Nestled along the Foothills of the beautiful Smoky Mountains lie remnants of a time gone by. Old homesteads, barns and a few churches are all that remain of the settlers that had once made Cades Cove their home. This isolated valley shares a rich history from the Cherokees who first made this their home and their chief that Cades Cove was named after, to the settlers that made moonshine and fought off attacks during the Confederate War. Even through the sicknesses and hard times, those that lived here loved this place.
When the Smoky Mountains became a National Park, the people of Cades Cove were promised their lands and homes would not be affected. That changed not long after when the government decided that Cades Cove would make a beautiful acquisition to the park. People were forced to leave their homes. A handful were granted the right to live out their lives there but most had no choice but to leave. All but the few remaining structures were torn down and the area left clear of the once populated settlement.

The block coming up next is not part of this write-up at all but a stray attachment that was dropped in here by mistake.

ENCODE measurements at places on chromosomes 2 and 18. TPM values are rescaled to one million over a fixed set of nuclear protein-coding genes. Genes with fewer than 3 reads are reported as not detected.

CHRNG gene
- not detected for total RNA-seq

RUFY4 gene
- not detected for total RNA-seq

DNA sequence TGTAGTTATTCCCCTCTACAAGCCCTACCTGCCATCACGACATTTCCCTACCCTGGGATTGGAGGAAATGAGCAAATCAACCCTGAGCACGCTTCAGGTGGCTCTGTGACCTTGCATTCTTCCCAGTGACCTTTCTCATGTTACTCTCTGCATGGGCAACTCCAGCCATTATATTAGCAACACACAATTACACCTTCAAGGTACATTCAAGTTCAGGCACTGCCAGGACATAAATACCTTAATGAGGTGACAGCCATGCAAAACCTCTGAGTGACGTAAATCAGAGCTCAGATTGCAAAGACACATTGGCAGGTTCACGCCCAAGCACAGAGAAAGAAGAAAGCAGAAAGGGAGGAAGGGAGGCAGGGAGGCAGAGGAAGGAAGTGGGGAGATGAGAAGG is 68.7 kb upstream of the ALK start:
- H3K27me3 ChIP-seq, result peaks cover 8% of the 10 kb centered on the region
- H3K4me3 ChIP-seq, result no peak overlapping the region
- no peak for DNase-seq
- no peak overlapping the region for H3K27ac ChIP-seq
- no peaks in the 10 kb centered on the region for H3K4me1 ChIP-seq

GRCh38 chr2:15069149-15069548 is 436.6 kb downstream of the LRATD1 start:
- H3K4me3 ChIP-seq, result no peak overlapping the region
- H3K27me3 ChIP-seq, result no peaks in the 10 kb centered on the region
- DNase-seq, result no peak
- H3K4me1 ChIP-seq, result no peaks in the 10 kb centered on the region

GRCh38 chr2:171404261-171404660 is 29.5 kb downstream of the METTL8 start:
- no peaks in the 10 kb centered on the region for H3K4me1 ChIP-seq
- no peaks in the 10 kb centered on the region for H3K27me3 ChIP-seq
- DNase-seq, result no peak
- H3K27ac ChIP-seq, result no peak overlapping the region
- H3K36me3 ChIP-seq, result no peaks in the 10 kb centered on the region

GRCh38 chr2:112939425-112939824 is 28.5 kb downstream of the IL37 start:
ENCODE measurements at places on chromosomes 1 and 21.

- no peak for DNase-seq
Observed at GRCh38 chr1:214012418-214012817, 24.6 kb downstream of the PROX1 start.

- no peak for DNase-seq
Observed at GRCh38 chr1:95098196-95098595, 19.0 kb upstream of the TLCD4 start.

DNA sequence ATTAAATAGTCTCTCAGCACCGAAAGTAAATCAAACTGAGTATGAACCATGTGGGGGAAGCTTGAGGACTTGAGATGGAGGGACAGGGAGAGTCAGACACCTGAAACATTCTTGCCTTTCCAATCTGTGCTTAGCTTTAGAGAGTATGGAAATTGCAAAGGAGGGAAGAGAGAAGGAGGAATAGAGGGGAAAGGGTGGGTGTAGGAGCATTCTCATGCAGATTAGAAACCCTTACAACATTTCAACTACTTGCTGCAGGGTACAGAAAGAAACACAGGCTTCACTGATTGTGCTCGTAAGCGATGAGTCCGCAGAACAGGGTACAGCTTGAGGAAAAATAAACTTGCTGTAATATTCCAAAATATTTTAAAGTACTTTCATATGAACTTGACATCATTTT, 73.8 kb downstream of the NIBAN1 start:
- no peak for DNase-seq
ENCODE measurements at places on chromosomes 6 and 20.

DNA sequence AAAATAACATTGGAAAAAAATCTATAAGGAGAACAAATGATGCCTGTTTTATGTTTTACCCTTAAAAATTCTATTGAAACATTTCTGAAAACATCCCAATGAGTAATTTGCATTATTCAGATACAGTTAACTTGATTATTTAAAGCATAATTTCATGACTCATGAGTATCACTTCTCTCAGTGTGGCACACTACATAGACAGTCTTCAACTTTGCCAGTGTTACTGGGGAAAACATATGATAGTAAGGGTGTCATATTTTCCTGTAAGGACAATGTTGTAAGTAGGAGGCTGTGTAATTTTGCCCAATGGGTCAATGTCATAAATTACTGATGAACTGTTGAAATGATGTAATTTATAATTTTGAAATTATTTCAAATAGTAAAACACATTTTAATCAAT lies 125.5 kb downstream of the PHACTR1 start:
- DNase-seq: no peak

Now millions visit Cades Cove every year to drive the loop, hike the trails, camp and see the abundant wildlife. Bears, deer, coyote and turkey frequent this area and can be seen most days. Yet, I wonder how many realize what the people of the Cades Cove gave up for us to have this beautiful tourist site.